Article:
D.C. Council Chairman Linda W. Cropp (D) spoke to staff writers and editors Thursday. In addition to saying that she is "leaning strongly" toward running for mayor, Cropp spoke at length about challenges facing District schools.
QWhat makes it so difficult for us to deal with the academic part of the school system, so the kids who are leaving the school system are well prepared academically?
AThe change has been too frequent and too great. We have had so many superintendents with the financial authority that it was a disservice to our school system. . . . It brought about so much upheaval and change. It is my deepest hope that this superintendent that we have now will bring about stability in our schools that they need so much. . . .
I probably ought not say this, and I say it with caution, [that] while I support the charter schools, if we don't watch the tremendous growth in the charter schools, it could be the death knell for traditional education. We have growth of charter schools in the District, larger than anywhere else in the country, and that is good in that we are providing opportunities for our students to have options. But what is happening to the traditional schools when the charter schools are growing so large? We need to look more at the co-locations of charter schools with our traditional schools, because it helps to bring about a different type culture that our traditional schools also need to see.
Is closing schools something we need to look at as well?
Yes, we need to close schools. We have too many schools that are not at capacity. They are extremely costly to repair. They are old. The average age is 75 years or older. The roofs leak constantly, and the average cost to repair a really small roof is $100,000.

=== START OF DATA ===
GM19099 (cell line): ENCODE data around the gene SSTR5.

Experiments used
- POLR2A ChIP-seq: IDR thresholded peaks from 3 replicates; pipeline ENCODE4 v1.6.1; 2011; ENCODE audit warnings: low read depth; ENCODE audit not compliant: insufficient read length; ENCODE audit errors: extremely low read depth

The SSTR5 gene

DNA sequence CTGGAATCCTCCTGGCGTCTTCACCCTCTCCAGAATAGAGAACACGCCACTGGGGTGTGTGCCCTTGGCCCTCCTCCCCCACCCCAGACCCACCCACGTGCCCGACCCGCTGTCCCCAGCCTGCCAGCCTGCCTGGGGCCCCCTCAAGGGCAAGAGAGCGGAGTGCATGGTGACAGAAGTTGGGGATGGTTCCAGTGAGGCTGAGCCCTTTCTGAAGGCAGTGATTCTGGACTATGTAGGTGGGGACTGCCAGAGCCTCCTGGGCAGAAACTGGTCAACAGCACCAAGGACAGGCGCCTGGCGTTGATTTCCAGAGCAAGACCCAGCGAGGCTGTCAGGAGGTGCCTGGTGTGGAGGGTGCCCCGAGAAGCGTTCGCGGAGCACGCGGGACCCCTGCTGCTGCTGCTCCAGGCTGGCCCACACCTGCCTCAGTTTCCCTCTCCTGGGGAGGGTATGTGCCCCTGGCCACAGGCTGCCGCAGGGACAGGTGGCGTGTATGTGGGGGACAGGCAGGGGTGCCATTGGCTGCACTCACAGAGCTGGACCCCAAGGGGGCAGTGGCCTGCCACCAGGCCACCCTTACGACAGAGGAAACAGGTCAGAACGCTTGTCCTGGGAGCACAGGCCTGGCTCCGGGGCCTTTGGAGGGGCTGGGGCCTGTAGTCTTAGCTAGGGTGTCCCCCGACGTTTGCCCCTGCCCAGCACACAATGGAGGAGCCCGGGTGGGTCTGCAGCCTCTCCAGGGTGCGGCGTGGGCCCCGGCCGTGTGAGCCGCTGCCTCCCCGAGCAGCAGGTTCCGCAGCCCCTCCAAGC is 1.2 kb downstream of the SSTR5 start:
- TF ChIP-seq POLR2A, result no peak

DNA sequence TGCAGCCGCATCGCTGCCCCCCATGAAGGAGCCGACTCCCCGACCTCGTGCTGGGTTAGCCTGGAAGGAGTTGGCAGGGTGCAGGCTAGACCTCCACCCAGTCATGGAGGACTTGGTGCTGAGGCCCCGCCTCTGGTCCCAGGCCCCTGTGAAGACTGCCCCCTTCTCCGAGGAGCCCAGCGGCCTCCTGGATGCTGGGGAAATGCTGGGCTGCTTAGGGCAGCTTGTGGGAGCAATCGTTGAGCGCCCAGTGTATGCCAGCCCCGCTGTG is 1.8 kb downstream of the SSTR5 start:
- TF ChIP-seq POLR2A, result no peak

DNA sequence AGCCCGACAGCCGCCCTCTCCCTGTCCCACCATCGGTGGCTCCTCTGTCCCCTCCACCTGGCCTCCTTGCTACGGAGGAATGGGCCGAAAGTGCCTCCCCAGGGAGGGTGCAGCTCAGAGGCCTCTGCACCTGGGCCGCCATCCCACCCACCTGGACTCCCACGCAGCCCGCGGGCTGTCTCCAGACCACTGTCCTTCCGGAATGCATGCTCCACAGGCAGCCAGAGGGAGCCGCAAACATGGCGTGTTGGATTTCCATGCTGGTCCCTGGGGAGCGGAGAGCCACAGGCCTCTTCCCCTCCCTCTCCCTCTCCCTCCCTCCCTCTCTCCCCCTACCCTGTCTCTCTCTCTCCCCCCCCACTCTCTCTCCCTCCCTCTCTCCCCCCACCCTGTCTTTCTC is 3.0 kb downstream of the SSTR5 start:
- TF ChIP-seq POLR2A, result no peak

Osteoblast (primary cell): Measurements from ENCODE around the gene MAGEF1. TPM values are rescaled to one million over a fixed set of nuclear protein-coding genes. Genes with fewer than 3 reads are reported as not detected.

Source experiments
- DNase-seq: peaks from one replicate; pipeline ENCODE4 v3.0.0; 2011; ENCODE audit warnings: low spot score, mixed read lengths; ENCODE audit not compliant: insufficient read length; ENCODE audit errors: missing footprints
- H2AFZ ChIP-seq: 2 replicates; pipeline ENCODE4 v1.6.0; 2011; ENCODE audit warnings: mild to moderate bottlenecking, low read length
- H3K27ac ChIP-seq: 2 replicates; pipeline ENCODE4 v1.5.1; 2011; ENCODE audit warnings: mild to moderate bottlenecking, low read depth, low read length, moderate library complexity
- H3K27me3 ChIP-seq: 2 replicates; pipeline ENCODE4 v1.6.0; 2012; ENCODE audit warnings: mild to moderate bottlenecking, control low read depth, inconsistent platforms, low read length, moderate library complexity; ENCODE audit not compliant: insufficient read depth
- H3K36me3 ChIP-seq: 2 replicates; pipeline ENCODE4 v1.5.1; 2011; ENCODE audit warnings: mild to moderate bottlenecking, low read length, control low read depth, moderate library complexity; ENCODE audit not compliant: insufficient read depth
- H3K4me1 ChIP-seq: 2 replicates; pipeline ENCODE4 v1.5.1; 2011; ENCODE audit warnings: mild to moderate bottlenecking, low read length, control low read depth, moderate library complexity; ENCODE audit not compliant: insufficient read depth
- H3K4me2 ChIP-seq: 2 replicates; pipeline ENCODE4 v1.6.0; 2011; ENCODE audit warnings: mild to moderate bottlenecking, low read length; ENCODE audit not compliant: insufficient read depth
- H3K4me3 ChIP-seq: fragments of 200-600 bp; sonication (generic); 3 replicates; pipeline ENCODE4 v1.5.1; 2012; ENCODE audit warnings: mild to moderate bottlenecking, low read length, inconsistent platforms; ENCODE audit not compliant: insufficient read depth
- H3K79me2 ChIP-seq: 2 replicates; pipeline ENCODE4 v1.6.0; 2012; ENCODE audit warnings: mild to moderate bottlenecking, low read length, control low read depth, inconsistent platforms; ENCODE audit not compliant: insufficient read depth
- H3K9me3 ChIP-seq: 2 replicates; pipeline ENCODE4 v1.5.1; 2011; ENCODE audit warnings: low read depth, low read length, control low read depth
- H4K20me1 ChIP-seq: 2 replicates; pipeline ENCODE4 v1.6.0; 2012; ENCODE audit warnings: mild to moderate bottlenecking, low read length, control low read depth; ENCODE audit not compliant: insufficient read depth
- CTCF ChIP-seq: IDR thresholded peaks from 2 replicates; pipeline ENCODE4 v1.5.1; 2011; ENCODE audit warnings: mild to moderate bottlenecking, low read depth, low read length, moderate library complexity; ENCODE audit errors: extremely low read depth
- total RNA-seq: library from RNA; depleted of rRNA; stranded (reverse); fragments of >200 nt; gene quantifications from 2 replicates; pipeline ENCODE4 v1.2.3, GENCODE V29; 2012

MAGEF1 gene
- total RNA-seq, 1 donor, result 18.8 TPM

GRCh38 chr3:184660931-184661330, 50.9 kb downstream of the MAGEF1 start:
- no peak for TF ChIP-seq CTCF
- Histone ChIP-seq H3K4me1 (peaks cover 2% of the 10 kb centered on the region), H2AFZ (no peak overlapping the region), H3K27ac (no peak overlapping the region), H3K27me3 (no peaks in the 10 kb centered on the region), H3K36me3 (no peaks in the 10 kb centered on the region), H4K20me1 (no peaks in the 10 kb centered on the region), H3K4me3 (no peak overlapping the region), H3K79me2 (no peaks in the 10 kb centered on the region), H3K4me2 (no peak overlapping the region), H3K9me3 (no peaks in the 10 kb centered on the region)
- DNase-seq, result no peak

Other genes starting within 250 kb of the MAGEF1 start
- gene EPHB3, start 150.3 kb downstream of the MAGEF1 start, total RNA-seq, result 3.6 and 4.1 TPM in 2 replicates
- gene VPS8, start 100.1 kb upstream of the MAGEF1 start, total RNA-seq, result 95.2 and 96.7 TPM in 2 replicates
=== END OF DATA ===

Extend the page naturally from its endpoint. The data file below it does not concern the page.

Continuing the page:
It makes no sense for us to have three buildings open -- trying to keep the roofs, the windows and electricity and everything of all three buildings going -- and each building is only at 50 percent of capacity. If we move the children from three buildings to one, with the money we're spending on the other two we could really fix up a school. It makes economic sense. The problem is as soon as you say you are going to close down a school, it becomes the best school in the country. Everybody comes out of the woodwork. . . .
We have options there if they do not want some of the schools closed. And that is one of the reasons why I introduced legislation this year to try to give incentives on co-location. We have libraries that need to be fixed up. I just talked about recreation, and I think there is a nexus between schools and recreation needs for our children. We can co-locate some of those facilities [including recreation centers, in underused school buildings].
Did you know the city is spending money . . . to rent private space for kids to go to charter schools? . . . It may be okay if the private facilities were in adequate space. But [often] it's not adequate, it's not appropriate, so we're spending good money -- a whole lot of it -- on space that is inadequate for charter schools when we have a traditional school right here that is half-full.
Move them all together, and the money that the charter school has, let them spend some of those dollars they are spending to fix up private space, to fix up a roof in another school. . . . Even with that, we still may have to close some of the schools. And we can't close schools evenly. . . .
What do you mean, we can't close schools evenly?
There have been times that people have said if we need to close schools, we're going to close two in each ward. But the children weren't born two in each ward. They didn't leave the city two in each ward. So we need to look at where the needs are.